Shadow Justice minister Lord Falconer: I'll quit if Jeremy Corbyn campaigns for Brexit

Jeremy Corbyn is coming under growing pressure to set out his stance on EU referendum

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Indy Politics

Jeremy Corbyn has come under increased pressure over his stance on the EU referendum after one of his shadow ministers pledged to quit the front-bench if he decides to campaign for a Brexit.

Lord Falconer, who became one of the first members of Mr Corbyn's front-bench team as shadow Justice minister, said he would want Britain to stay in the European Union "come what may".

However Mr Corbyn has failed to offer enough reassurance to Labour MPs that he would back continued membership of the 28-state bloc.

 

Chuka Umunna, the former shadow business secretary, refused to stay on to serve under Mr Corbyn because  he had not been given an unequivocal reassurance from the new leader that Labour would definitely campaign to stay in the EU.

Last night at the weekly Parliamentary Labour party meeting Mr Corbyn told his fellow MPs that the party "can't just give Cameron a blank cheque" to back his renegotiation plan.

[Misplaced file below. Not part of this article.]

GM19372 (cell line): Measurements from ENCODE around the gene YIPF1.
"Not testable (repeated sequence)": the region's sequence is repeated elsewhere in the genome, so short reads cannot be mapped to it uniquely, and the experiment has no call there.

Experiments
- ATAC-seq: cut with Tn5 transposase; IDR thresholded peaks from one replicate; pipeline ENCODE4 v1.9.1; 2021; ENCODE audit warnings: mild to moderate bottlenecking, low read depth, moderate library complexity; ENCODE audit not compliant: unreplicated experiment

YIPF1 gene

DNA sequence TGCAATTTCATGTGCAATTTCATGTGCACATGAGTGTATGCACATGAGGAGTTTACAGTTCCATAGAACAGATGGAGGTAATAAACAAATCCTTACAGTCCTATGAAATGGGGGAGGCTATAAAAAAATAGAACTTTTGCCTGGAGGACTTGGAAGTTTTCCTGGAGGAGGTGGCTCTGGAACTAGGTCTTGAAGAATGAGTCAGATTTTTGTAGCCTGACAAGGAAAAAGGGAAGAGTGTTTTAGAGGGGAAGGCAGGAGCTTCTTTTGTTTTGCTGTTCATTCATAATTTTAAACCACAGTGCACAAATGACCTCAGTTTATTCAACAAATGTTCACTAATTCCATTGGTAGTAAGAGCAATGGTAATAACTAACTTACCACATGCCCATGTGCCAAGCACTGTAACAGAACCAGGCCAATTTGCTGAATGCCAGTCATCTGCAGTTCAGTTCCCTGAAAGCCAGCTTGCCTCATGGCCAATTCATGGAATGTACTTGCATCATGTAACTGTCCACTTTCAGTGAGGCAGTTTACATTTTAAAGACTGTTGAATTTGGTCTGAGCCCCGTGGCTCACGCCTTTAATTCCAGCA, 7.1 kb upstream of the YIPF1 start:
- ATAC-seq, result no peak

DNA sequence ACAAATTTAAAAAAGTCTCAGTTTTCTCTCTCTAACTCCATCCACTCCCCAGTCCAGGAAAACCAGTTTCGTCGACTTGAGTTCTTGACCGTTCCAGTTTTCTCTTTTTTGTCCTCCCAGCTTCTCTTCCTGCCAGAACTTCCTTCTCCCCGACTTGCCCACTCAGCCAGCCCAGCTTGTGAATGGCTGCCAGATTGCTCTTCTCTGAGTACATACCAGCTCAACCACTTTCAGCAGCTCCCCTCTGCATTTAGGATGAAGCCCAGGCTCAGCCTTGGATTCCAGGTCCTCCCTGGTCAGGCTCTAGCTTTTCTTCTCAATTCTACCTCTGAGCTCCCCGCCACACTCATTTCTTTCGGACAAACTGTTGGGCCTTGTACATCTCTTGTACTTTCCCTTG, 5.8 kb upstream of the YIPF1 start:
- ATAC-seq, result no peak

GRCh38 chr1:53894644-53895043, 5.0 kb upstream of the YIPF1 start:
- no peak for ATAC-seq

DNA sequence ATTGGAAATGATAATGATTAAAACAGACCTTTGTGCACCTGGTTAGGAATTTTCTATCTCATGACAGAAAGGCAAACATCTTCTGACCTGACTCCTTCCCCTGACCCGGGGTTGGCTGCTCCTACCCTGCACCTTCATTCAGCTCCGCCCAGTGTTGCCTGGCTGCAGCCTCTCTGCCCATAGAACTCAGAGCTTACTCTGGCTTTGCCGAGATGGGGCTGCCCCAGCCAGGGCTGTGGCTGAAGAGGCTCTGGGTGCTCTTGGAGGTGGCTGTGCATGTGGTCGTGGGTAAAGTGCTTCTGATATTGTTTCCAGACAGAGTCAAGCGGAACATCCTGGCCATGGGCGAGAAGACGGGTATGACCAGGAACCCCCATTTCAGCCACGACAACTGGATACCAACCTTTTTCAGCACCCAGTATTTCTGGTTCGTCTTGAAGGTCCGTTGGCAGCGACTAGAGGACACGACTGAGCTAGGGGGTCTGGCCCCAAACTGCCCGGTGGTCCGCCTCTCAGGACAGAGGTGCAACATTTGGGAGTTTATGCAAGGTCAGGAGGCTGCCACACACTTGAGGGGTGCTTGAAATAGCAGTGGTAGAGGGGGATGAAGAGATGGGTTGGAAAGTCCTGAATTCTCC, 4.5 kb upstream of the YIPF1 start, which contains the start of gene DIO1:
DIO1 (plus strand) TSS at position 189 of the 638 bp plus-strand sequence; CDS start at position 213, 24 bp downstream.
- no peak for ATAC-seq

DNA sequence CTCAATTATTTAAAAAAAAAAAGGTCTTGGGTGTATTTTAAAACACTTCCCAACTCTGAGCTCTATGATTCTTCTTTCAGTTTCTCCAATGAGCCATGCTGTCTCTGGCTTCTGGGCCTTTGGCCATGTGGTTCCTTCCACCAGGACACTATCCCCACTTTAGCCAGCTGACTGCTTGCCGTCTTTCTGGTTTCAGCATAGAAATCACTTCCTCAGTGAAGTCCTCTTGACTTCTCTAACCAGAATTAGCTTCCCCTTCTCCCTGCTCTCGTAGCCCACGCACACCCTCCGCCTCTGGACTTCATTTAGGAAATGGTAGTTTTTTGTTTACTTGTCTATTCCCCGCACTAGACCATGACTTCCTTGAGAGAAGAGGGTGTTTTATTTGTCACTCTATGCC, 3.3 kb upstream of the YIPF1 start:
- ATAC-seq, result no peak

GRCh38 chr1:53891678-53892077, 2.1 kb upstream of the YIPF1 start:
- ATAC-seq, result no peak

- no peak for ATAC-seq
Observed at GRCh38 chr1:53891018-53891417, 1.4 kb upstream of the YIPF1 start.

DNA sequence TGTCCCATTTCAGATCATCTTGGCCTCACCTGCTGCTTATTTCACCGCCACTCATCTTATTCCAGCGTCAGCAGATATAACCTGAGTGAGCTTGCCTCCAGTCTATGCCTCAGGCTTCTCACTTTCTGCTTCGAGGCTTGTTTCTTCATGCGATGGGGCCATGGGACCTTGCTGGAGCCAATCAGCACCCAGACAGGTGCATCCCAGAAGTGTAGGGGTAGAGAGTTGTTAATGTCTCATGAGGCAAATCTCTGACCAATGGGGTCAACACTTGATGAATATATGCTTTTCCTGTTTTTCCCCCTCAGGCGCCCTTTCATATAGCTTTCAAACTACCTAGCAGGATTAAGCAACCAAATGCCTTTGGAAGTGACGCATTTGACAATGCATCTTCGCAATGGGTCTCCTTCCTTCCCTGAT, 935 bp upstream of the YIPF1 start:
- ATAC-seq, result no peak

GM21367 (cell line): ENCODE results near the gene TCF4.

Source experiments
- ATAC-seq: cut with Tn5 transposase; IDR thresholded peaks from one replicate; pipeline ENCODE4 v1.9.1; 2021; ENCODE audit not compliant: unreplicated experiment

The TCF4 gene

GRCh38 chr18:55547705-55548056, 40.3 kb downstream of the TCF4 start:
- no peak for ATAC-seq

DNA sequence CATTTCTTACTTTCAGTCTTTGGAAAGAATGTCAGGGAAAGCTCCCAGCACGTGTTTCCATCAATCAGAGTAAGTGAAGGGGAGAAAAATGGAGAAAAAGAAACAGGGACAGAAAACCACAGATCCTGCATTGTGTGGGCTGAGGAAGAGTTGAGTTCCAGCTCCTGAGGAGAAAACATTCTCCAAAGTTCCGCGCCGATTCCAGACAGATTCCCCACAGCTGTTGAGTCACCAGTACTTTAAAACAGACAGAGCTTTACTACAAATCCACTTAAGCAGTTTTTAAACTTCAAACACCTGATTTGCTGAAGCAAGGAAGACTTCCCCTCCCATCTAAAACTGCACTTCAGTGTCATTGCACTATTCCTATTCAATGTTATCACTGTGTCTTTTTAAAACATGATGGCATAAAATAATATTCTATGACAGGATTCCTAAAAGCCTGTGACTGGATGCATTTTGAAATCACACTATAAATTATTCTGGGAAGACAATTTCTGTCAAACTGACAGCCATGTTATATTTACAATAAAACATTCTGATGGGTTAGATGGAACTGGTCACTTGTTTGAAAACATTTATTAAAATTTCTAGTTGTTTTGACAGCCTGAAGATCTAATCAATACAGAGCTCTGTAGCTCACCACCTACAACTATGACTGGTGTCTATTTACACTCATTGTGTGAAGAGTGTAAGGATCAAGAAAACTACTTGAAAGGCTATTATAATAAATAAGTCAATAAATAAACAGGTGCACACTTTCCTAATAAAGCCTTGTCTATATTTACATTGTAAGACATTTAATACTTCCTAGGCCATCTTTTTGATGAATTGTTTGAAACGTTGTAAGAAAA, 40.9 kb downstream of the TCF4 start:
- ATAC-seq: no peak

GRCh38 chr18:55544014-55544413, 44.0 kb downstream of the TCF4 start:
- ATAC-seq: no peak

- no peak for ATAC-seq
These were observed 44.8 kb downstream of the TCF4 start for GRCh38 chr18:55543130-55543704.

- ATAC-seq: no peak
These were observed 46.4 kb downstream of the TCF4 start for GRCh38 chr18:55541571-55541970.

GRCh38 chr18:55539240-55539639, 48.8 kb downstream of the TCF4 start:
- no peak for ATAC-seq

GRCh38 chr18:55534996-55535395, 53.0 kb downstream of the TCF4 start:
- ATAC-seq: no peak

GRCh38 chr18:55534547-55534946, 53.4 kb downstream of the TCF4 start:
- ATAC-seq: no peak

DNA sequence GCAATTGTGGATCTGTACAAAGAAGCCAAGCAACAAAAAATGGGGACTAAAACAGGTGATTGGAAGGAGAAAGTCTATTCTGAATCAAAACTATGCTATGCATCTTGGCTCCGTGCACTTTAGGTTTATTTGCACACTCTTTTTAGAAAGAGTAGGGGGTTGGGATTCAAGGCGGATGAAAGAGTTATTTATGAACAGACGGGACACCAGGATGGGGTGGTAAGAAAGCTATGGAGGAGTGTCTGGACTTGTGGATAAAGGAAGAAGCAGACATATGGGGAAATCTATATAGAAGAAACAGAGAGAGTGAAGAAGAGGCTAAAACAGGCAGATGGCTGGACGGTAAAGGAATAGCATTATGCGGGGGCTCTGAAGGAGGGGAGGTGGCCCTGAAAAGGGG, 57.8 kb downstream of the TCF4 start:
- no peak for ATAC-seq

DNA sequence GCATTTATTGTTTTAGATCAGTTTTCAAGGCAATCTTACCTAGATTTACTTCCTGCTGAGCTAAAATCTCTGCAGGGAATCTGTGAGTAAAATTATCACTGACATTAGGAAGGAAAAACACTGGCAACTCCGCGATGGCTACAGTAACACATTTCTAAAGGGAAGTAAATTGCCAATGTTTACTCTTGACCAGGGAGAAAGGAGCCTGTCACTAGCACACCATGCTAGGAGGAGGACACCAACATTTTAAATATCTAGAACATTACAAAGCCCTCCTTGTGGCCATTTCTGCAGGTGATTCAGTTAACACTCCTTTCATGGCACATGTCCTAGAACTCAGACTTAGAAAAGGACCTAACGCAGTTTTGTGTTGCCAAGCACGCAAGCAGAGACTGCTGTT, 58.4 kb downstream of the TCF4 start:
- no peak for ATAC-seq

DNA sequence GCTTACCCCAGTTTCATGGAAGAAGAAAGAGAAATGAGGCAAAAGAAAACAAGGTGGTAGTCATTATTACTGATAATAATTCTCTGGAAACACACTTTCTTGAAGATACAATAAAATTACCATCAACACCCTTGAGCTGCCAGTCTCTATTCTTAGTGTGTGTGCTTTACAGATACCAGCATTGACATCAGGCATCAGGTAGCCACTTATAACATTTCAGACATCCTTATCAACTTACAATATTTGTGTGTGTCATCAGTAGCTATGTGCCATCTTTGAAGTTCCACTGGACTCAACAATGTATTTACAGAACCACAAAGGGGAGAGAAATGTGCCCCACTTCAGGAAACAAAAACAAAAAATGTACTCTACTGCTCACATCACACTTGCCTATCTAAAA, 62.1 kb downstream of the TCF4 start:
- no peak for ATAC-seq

But Hilary Benn, the shadow foreign secretary, confused things when he said Mr Corbyn had told him that Labour "will stay to fight for a better EU".

He released a statement - signed off by Mr Corbyn - reinforcing his pro-European stance this afternoon, saying the party's position was to oppose possible Tory plans to opt-out from the EU's social chapter and vowing to opt back in if Labour wins power in 2020.

Speaking to the World at One, Lord Falconer said: "My view is that we should stay in the EU come what may, so whatever the result of the negotiations, I believe that Britain would be so damaged by leaving the European Union or indeed saying we would leave the European Union, that we should stay.

"If the Labour party adopts a position which says we might leave the EU and might argue against it, then of course my position would become impossible."

Mr Benn's statement read: “Being in Europe has protected and improved workers' rights in Britain, giving everyone statutory paid holiday, limits on working hours and improved maternity and paternity leave," Mr Benn said. 

"We are strongly opposed to any attempt by David Cameron to try and weaken these, but the truth is if we want to protect workers' rights the answer isn't to leave the EU, but to get rid of this Tory Government.

“That's why the Labour Party has always been committed to not walking away, but staying in to work together for a better Europe.”

 

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